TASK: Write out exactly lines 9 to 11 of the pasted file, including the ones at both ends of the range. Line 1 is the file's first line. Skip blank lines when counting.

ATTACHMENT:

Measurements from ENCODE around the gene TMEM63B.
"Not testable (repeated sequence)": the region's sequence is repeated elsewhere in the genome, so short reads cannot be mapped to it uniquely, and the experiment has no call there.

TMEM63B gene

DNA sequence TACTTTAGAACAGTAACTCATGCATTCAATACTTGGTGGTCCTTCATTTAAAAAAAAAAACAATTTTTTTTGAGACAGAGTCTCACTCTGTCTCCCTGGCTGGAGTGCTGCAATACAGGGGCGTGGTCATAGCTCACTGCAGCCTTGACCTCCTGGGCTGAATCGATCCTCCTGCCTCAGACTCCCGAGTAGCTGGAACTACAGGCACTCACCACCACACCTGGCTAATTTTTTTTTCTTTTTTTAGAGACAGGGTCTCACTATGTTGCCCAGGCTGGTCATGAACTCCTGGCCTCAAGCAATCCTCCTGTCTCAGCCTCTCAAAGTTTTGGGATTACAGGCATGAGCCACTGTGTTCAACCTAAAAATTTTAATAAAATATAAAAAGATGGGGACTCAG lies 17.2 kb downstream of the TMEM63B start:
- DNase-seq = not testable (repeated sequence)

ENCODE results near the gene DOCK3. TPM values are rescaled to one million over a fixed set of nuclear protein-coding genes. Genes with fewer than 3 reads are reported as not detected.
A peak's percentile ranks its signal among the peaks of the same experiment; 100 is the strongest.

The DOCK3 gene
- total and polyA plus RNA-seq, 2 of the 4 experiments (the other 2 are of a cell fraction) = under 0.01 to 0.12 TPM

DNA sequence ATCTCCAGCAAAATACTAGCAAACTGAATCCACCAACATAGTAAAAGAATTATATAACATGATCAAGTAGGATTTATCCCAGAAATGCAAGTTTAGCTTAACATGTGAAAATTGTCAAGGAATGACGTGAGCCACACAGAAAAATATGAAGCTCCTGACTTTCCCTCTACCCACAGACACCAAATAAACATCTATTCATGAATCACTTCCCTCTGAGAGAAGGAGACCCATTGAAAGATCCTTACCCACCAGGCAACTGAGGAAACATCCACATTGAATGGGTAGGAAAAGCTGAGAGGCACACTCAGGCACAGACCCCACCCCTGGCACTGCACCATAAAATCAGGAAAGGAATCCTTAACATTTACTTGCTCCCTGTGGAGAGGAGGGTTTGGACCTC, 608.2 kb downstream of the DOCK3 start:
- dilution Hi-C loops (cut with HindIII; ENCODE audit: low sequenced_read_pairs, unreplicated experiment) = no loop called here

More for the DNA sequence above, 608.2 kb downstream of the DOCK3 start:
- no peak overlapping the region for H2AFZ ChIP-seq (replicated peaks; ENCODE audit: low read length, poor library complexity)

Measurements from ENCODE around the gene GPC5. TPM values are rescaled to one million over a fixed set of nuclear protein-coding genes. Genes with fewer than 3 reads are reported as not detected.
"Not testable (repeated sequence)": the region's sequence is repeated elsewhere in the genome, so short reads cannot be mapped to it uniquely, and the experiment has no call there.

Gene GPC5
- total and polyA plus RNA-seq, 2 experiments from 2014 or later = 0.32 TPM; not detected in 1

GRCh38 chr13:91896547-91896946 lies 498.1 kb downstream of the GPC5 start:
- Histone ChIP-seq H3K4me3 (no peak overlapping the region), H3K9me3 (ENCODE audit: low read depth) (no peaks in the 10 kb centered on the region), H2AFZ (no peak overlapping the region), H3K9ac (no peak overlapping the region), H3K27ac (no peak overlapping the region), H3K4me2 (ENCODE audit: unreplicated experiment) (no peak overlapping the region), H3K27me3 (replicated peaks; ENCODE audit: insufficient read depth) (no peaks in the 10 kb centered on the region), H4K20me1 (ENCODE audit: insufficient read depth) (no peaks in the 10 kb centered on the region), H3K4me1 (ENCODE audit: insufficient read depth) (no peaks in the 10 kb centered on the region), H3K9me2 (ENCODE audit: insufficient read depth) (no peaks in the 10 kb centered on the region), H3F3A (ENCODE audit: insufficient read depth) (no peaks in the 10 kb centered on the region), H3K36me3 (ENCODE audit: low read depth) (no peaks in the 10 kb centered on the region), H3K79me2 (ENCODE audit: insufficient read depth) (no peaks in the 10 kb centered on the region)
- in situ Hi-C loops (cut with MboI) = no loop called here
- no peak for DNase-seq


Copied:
- total and polyA plus RNA-seq, 2 of the 4 experiments (the other 2 are of a cell fraction) = under 0.01 to 0.12 TPM

DNA sequence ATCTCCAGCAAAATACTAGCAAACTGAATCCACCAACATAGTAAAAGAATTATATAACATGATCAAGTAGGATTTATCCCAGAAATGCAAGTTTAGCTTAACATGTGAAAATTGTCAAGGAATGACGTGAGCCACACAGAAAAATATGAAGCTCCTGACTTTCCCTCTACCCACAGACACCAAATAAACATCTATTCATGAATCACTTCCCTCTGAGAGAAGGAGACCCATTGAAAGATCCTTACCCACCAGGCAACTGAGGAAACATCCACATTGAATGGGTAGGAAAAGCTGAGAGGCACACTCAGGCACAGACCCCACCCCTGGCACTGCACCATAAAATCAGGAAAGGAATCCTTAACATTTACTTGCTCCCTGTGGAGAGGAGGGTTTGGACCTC, 608.2 kb downstream of the DOCK3 start:
- dilution Hi-C loops (cut with HindIII; ENCODE audit: low sequenced_read_pairs, unreplicated experiment) = no loop called here